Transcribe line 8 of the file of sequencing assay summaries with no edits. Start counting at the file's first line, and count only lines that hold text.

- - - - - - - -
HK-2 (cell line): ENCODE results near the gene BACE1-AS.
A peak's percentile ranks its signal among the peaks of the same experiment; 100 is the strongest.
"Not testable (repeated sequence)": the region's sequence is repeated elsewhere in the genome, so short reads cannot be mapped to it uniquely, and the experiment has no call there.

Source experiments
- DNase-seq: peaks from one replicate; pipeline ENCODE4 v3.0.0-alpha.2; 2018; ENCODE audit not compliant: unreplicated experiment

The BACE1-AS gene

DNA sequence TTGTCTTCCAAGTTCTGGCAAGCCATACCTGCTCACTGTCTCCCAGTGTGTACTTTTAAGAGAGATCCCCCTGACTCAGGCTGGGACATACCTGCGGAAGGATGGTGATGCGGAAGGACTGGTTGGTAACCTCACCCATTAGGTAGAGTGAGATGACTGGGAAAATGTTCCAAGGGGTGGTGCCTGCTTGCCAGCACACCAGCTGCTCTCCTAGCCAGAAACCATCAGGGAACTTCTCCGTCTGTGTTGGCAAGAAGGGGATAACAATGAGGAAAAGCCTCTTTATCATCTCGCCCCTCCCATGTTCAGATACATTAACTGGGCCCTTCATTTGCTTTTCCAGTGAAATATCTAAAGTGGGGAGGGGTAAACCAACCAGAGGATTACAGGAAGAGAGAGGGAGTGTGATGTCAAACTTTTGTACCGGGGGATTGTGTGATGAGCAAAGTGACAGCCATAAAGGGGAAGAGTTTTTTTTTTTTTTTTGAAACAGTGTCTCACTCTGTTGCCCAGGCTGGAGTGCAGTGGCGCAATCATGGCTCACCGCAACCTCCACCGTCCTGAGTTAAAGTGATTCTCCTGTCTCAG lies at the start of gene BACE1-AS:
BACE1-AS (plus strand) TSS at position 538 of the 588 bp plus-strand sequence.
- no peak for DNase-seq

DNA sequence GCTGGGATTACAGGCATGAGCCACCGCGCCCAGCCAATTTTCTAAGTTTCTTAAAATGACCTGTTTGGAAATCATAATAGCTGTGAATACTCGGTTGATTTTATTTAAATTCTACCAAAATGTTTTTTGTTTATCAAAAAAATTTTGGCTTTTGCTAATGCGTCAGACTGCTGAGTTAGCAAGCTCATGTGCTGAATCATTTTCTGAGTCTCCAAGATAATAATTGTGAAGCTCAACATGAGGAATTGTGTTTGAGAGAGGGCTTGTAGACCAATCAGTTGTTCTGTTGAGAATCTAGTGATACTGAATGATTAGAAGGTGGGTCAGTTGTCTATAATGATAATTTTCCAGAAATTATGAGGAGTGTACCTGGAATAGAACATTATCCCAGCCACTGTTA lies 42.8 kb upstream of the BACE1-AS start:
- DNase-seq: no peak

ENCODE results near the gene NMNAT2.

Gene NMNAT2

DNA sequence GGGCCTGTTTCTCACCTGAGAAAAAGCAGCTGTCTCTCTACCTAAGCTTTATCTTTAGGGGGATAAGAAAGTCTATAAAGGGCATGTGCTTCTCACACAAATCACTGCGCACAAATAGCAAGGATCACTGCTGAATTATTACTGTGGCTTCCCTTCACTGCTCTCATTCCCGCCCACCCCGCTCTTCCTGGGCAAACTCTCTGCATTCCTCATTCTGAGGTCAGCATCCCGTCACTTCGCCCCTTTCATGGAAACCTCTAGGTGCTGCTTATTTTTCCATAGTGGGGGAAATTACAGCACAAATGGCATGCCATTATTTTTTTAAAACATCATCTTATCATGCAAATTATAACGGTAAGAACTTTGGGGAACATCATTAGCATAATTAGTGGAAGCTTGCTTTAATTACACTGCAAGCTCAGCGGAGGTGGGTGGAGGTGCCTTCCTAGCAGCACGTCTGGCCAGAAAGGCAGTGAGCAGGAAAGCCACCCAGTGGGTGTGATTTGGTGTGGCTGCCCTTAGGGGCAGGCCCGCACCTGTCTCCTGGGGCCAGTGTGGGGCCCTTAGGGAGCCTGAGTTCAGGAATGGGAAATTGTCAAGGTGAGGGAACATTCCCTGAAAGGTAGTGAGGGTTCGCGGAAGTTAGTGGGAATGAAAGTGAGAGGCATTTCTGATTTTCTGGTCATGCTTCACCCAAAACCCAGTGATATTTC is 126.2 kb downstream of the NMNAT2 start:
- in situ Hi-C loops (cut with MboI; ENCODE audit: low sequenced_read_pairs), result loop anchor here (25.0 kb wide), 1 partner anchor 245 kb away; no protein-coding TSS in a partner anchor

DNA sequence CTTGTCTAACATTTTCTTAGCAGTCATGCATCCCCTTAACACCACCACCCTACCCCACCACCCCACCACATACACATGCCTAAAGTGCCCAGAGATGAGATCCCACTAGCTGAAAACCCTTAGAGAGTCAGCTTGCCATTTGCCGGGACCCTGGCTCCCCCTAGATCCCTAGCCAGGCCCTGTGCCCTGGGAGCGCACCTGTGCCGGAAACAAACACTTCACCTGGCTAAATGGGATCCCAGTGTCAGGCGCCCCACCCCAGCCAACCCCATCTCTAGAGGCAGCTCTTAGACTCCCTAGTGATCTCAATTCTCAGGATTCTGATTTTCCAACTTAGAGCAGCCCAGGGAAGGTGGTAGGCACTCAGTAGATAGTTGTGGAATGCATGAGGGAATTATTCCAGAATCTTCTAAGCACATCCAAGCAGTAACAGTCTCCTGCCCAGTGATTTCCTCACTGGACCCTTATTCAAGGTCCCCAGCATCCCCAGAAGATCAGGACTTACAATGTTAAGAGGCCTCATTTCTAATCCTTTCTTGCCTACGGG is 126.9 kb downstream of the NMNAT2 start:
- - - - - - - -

BACE1-AS (plus strand) TSS at position 538 of the 588 bp plus-strand sequence.